30 Nov 2018
Digital Services Tax Still Controversial Among EU Finance Ministers
As Hong Kong readers may recall, two proposed Directives were tabled in March 2018 by the European Commission. The Commission proposed EU-wide changes to taxation, mainly due to the seemingly disproportionate revenues that are regularly made by so-called “digital giants”. The measures aim at establishing fair corporate taxation, fostering a competitive economy and generating sustainable tax revenues in the EU’s Single Market. The proposals are controversial on the count of introducing such a tax, as well as on several practical issues.
According to the current proposal, the DST would only be applicable to businesses which fulfil both the following criteria: global annual revenue of more than EUR 750 million and annual EU revenue of more than EUR 50 million. According to preliminary estimates, this could generate yearly revenues of up to 5 billion EUR.
During the latest Council meeting, EU Finance Ministers have made their support for or refusal of the DST clear. It has been reported that Ireland, Sweden and Denmark oppose the tax, with Denmark stating that it would discriminate against US companies. The US reportedly criticised the DST and instead wants to refocus discussions on new taxation models within the OECD.
While the scope of the Commission’s proposal has reportedly received broad support from those Member States favourable to the DST, Finland and Greece expressed their disagreement with the taxation of data sales. Germany, which previously followed a cautious approach to the DST, has now expressed willingness to consider a revised proposal for the interim tax if an agreement at the OECD cannot be reached by summer 2020.
France is strongly in favour of the DST and the tax is a declared priority for the Austrian presidency of the EU. Some voices however believe that the measures do not go far enough and advocate the introduction of a 5% levy instead of the proposed 3%.
Time is of the essence concerning this topic: If the proposal is not adopted soon, the EU might see the emergence of a number of different national digital tax systems. However, with the controversial views described above, reaching an agreement at the next meeting of finance ministers seems unlikely. The UK and Spain are said to be pursuing their own plans already: the UK plans to raise a 2% tax on revenues of firms with a global annual revenue of 500 million GBP or more.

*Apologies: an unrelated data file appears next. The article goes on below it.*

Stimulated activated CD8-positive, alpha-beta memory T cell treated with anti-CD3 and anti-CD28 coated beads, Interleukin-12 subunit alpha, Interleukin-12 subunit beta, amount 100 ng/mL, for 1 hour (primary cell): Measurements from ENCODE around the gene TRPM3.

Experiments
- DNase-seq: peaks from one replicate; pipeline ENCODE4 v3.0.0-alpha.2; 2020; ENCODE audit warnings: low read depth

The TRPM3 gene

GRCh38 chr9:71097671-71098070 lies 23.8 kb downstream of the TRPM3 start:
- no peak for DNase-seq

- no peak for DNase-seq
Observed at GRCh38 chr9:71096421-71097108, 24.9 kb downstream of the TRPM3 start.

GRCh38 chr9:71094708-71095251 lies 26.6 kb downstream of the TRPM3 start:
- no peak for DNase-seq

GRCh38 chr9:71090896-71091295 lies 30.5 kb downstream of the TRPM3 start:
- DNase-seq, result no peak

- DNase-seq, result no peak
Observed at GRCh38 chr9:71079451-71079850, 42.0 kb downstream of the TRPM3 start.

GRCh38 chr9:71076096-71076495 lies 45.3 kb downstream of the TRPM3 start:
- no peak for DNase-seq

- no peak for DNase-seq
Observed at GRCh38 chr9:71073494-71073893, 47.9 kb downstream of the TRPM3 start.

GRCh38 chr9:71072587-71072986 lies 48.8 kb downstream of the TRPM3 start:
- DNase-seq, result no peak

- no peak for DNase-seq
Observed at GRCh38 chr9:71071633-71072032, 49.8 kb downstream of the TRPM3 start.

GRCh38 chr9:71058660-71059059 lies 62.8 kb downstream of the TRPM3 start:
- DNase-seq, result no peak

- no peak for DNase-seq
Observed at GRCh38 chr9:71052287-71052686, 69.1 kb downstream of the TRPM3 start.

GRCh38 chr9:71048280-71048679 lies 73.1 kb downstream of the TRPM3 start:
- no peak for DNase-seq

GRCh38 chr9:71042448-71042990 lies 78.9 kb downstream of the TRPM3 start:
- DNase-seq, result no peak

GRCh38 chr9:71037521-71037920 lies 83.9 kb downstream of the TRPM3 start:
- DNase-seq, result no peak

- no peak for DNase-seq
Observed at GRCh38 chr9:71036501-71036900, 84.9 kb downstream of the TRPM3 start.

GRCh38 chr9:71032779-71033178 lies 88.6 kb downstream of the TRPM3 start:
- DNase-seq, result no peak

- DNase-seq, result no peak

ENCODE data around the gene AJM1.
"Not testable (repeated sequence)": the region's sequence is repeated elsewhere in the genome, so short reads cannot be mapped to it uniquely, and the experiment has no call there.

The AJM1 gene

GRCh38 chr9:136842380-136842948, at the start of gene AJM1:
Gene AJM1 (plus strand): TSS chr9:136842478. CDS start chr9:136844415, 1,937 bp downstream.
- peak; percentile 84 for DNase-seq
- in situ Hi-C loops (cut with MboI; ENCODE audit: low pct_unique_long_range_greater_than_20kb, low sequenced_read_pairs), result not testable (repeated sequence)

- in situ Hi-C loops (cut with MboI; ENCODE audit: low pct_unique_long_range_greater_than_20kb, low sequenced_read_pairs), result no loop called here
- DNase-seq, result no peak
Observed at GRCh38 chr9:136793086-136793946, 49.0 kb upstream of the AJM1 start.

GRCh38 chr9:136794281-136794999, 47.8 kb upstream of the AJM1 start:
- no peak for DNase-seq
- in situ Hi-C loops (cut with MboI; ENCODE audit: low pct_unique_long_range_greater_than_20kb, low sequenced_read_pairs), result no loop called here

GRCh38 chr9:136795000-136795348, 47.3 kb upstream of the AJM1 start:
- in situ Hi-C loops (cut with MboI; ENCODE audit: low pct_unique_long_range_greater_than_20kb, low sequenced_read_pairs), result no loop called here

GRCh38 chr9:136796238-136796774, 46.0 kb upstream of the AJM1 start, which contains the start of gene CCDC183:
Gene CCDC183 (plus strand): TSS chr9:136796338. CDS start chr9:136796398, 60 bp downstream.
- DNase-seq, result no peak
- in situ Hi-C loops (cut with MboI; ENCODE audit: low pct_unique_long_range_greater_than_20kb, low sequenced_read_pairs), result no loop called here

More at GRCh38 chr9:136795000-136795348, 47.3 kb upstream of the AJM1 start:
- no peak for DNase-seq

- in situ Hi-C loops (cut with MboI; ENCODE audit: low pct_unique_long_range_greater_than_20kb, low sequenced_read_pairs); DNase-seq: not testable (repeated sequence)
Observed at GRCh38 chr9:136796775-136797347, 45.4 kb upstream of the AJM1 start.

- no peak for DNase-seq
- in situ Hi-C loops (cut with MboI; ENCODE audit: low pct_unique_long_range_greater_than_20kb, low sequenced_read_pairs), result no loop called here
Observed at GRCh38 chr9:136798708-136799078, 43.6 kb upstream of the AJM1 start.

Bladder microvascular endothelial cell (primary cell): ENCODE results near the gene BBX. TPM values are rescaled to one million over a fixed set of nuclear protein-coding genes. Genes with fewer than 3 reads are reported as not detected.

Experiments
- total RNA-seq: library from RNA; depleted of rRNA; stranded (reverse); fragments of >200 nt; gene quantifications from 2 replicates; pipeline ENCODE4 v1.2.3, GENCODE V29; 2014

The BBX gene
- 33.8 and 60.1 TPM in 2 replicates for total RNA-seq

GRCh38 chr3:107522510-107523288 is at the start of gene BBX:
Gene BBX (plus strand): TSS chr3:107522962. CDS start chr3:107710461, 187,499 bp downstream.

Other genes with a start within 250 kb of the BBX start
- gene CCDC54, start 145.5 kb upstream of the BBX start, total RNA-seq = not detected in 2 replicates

The Commission’s proposals are based on the consideration that digital businesses such as Google, Amazon, Facebook and Apple pay too little tax in Europe. Furthermore, current corporate tax rules that were designed during the pre-internet era fail to recognise the new ways in which profits are created in the digital world, where companies make profits from digital services in numerous countries, through the provision of online services, but without being physically present.
The Commission suggested the following two-step approach to remedy these perceived shortcomings: a common EU solution for digital activities in the long run, and the introduction of an interim tax of 3% on digital services in the meantime.
(1) the proposed Directive laying down rules relating to the corporate taxation of a significant digital presence contains a permanent solution for the taxation of the digital economy in the EU, achieved by extending the concept of permanent establishment so as to include a significant digital presence through which a business is maintained. This enables Member States to tax profits made in their territory, even if a company does not have a physical presence there, provided that businesses have a significant digital presence. This would be the case if the company reaches at least one of the following thresholds: (i) revenues from the supply of digital services exceed EUR 7 million, (ii) the number of users exceeds 100,000, or (iii) the number of online business contracts exceeds 3,000.
The proposed rules aim to ensure that online businesses contribute to public finances at the same level as traditional 'brick-and-mortar' companies. Hong Kong companies should note that this proposal is accompanied by a Recommendation (EU Recommendations are non-binding instruments) to Member States to amend their double taxation treaties with third countries so that identical rules apply to EU and non-EU companies.
(2) the proposed Directive on the common system of a digital services tax on revenues resulting from the provision of certain digital services proposes an interim tax, aimed at ensuring that those activities which are not currently effectively taxed would begin to generate immediate revenues for Member States. This interim tax is only to apply until the comprehensive reform has been implemented in order to prevent Member States taking unilateral measures. The interim tax, of a proposed 3%, would apply to revenues made from three main types of services, where the main value is created through user participation: (i) the sale of online advertising space, (ii) the sale of user generated data, and (iii) digital intermediary activities which facilitate user interaction, i.e., which allow users to interact with other users and which can facilitate the sale of goods and services between them.